Hiring Relatives: Everything You Need to Know
Hiring relatives, also called nepotism, occurs when those with power and authority to hire members of their family. It can be sensitive subject for businesses.4 min read
What Is Hiring Relatives?
Hiring relatives, also called nepotism, occurs when those with power and authority hire members of their family. This can be a sensitive subject for many businesses and the way that this practice is viewed can vary significantly from company to company.
Nepotism can damage the reputation of a business and reduce the support of non-favored employees. It can also reduce both the creativity and quality of management functions. Some larger organizations have now implemented "anti-nepotism" policies which prohibit relatives from working in the same company or department.
This is a very different perspective however, to that of many family-owned, smaller-scale businesses that see nepotism in a more favorable light. In these types of organizations, relatives are often trained in various areas of management in order to ensure that there will be continuity of business activities when the older generations either retire or pass away.
Elements of Nepotism
With regards to nepotism, "relatives" are defined as those individuals who have a "close" relationship with an employee. This can mean either:
- Individuals who are related by either blood or marriage within the third degree.
- Individuals whose living situation are similar to those of a close relative.
Relatives can include, but are not limited to, the following: parents and step-parents, siblings, grandparents, spouses, partners, children, adopted children, step-children, grandchildren, aunts, uncles, cousins, nephews, and nieces.
The Good and Bad of Hiring Family Members
Hiring relatives (whether your own or those of your coworkers) can no doubt present problems; however, there are benefits also. Deciding on the right course of action can help maximize the positive impacts and minimize negatives.
Hiring relatives comes with the risk of resentment from other employees and accusations of favoritism. On the flip side, family members might feel resentment if you expect them to come in early or stay late in order to get the job done.
An additional problem of hiring relatives is that it blurs the line between work and personal life and can cause issues if family problems and tensions are brought into the work environment. A common argument against nepotism is that a person's ability to make decisions and aid professional growth can be stunted by their emotional ties.
Working With Family
Essentially, the best way to handle employing family members is to strive to ensure that all employees are treated equally, and there is no room for preferential treatment. There are several ways in which you can do this, as outlined below:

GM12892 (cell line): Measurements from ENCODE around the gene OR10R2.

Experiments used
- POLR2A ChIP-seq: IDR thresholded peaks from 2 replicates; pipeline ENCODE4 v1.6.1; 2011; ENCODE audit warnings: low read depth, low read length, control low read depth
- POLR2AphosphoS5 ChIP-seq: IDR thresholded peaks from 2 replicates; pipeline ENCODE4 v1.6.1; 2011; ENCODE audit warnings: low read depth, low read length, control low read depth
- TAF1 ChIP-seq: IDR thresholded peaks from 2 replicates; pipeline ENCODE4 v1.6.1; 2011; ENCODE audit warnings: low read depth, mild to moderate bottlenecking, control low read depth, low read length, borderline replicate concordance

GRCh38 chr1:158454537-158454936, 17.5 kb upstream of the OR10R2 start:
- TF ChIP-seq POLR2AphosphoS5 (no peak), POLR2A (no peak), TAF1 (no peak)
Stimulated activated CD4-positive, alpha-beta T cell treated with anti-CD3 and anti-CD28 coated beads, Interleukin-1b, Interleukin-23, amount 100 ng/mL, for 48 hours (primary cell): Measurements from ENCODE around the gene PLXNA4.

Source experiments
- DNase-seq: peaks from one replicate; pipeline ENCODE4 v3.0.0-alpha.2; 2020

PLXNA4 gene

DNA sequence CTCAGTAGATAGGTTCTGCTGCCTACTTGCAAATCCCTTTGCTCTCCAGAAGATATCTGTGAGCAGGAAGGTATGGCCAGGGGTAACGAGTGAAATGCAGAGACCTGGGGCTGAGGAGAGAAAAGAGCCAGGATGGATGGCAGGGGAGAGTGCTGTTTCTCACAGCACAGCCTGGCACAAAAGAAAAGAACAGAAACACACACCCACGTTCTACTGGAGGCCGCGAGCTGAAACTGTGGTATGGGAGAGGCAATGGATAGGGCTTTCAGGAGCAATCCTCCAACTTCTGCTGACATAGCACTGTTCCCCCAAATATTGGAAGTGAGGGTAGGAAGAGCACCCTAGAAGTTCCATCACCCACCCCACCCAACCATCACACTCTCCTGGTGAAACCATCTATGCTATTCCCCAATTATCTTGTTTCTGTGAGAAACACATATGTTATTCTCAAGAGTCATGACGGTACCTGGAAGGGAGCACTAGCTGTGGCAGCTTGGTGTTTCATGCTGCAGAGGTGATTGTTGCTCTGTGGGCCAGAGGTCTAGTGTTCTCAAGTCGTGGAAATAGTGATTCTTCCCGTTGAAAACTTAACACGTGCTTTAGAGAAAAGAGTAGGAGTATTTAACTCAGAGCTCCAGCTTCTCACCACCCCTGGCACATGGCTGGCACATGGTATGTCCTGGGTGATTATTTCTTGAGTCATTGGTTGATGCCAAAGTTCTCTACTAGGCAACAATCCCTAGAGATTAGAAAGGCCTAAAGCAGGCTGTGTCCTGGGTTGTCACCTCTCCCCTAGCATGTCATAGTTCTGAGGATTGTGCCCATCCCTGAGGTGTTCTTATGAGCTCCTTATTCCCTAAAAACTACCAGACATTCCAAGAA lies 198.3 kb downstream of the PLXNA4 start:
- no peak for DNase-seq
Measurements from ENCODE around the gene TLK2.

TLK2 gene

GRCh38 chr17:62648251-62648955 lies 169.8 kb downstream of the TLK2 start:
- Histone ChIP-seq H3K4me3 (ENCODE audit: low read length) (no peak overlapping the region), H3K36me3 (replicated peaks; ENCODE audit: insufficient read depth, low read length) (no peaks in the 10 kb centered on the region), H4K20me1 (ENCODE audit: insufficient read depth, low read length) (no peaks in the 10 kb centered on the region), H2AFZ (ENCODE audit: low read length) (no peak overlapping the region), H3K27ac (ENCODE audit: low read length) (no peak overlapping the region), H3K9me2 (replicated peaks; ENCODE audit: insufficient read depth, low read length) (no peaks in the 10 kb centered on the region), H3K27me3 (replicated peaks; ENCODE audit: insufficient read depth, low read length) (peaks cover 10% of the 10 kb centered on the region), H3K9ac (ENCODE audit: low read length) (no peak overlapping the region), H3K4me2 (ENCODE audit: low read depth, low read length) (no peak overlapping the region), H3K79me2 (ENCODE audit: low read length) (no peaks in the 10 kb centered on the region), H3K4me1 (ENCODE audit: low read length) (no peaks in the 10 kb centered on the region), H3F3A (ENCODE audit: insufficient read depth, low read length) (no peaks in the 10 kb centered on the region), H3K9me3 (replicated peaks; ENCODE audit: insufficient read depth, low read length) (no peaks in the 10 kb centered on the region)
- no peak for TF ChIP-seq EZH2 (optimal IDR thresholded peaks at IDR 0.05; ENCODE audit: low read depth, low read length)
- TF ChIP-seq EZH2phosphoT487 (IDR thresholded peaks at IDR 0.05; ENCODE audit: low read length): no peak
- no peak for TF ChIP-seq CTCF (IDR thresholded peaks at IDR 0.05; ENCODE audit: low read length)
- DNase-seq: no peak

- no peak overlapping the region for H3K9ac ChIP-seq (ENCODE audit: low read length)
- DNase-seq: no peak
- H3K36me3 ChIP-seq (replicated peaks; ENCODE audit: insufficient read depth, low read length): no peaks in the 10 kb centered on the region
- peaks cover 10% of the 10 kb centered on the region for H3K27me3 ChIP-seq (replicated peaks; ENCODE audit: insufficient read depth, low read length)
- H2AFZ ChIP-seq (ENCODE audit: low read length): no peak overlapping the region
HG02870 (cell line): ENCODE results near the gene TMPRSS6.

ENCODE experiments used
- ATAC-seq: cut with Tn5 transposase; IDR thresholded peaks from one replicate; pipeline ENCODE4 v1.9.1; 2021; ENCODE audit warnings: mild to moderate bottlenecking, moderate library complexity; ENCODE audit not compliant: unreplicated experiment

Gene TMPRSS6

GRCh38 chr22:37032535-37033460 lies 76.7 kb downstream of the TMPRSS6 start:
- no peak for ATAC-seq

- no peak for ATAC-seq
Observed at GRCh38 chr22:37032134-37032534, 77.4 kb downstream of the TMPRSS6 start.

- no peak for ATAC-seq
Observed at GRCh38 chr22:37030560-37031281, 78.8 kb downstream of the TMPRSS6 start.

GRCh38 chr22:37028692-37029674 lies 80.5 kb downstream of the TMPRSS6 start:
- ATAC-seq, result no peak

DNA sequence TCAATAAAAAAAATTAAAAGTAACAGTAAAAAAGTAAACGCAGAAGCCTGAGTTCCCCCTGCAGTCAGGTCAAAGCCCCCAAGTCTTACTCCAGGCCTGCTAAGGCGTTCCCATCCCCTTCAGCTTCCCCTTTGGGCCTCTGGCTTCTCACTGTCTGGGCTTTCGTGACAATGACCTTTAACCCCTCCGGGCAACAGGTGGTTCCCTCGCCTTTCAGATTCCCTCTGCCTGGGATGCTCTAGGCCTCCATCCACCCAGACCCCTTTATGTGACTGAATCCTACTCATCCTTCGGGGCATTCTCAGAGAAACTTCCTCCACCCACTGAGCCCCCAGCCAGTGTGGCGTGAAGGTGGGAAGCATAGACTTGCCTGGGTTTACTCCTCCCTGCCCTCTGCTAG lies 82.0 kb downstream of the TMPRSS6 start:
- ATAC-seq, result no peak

- Create thorough job descriptions. A thorough description, whether for your first employee hired or after years of being in business, makes it clear what you require in a candidate. As long as you ensure that family members who are hired meet these requirements (and receive pay that is commiserate with their experience and role), others will not view the relative as receiving favors.
- If you want to prepare relatives for jobs that they currently are not qualified for, put them into a lower position first for training, along with an appropriate title and wage.
- Manage your relatives and handle their performance appraisals in the same manner as you would for other staff members.
By taking active steps to prevent the negative effects of nepotism, you can help reduce negative impacts and claims of "unfair" treatment.
Hiring Relatives of Staff Members
Employing staff members' relatives can cause issues similar to hiring family members. You should be particularly careful about hiring spouses and partners, not only because of the blurring of the line between working and private life, but because it can cause you staffing problems if, for example, the employees in question plan a vacation or have a family emergency. Employing related staff members can also make matters of pay, promotion, or contract termination difficult to manage.
By knowing exactly what a job requires and outlining this in the job description, you can easily determine if a staff's friend or family member is genuinely the best person for the role.
Pros of Hiring Relatives
All things considered, there are some big positives to hiring relatives.
- You know your family members well, so you know their strengths and weaknesses.
- You don't need a background check and can trust them with sensitive information.
- Family members want your business to succeed.
- In hard times, your family members will be there for you.
The Financial Advantages of Hiring Family
In addition to the above, there are a few additional financial advantages of hiring family members. For example:
- It is possible to receive tax reductions for your business if paying health insurance for a partner or child that you have employed.
- Hiring a non-working spouse helps you both to increase your social security contributions.
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